How often should you do kegels?

It’s best to work your way up to doing 3 sets of 20 kegels a day. Contract your pelvic floor for 5 seconds at a time and then release. You can make it fun by downloading an app with kegels music routines or involving your partner.

Exercising your pelvic floor may not be your most favorite activity during pregnancy and postpartum but it’s one that can surely pay off if you do it regularly.

Sources: What to Expect, Prevention Magazine and The Bump

Surviving a Difficult Pregnancy

Surviving a Difficult PregnancyAlmost every pregnant woman will experience one negative symptom or another during her 9+ months of pregnancy. The lucky ones will have minor issues but many women have extreme symptoms that can really put a damper on the excitement of having a baby. Surviving a difficult pregnancy may take a lot of positive thinking and mind over matter but moms across the world find the strength to muddle through complications for that incredible reward at the end of the journey.

If you’re among the moms-to-be who are struggling, try these expert and mom-recommended suggestions for surviving a difficult pregnancy:

Seek Relief for Negative Symptoms: So you may not be able to stop the root cause of the negative side-effects of pregnancy but there are often solutions for managing the discomfort. If you experience a symptom that you find annoying or intolerable, try a natural remedy to curb the pain first. If that doesn’t work, ask your doctor for advice. The experts often have a few tricks up their sleeves or may be able to recommend medications that are safe during pregnancy.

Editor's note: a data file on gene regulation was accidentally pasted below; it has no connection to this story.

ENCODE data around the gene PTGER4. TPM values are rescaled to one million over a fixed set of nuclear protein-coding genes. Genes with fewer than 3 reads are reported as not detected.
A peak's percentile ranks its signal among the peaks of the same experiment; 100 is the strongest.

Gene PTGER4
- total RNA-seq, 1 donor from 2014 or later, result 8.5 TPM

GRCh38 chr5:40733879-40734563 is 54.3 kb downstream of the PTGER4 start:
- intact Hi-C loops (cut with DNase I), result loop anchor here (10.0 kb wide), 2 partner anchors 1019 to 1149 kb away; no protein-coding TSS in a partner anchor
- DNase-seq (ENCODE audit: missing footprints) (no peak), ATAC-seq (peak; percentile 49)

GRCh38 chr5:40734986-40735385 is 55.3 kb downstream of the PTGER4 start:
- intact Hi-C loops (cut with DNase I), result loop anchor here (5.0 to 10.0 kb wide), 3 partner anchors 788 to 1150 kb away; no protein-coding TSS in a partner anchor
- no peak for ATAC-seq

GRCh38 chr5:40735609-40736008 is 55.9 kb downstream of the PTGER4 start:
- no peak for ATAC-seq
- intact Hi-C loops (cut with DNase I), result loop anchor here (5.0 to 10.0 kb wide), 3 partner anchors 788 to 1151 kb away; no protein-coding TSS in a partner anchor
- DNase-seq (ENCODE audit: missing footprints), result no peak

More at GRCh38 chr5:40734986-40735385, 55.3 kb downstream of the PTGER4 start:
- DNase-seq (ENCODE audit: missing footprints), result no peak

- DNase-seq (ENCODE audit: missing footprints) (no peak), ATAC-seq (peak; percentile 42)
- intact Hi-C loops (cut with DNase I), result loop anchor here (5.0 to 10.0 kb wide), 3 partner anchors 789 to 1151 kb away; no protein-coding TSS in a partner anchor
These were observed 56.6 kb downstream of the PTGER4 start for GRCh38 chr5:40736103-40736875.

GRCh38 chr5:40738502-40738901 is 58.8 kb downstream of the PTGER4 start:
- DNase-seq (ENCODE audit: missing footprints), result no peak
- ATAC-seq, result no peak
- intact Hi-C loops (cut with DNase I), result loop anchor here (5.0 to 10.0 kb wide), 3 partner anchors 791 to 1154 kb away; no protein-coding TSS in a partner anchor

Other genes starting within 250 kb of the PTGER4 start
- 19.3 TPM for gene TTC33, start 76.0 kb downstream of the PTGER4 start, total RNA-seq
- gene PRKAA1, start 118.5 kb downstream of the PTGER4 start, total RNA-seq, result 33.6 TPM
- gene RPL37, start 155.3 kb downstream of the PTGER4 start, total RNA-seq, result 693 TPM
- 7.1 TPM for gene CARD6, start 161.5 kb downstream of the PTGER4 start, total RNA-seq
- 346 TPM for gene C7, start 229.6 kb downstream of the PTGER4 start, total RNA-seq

Accept that Your Body is Unique: Dwelling on and lamenting the fact that you are having a difficult pregnancy is not going to help you. Your mental state is just as important as your physical state during pregnancy so it’s crucial that you acknowledge that your body is reacting this way, which may be different from your pregnant friends or how you envisioned pregnancy. Don’t beat yourself up over something that is out of your control.

Let Go and Ask for Help: If ever there is a good time to slack or ask for help, surviving a difficult pregnancy is that time. Even supermoms need to let go and get help sometimes. It may actually make you a better mom to realize your limitations. Ensure the big things get done by relying on your partner, family, friends and paid help. Otherwise, let the dishes and the laundry sit for a few days if you have to. It’s just not the end of the world.

Make the Most of Bed Rest: Your doctor may recommend rest and relaxation at some point during a difficult pregnancy. Take advantage of this time by getting as much sleep as possible. With your waking hours, be productive while sedentary by reading, writing in a journal, scrapbooking, catching up with friends, doing a puzzle, or enjoying a hobby or learning a new skill like knitting or drawing.

Eat What you Can: Nausea and vomiting are unfortunate common symptoms of pregnancy that may leave you not wanting to eat, or at least not wanting to eat that perfectly nutritious pregnancy diet all the experts recommend. The truth is, when you can’t keep much down, it’s better to eat something that will stay in than nothing at all. So eat what you can and don’t freak out about it. If you can’t keep down liquids and you’re feeling dehydrated, discuss it with your doctor as you may need IV fluids.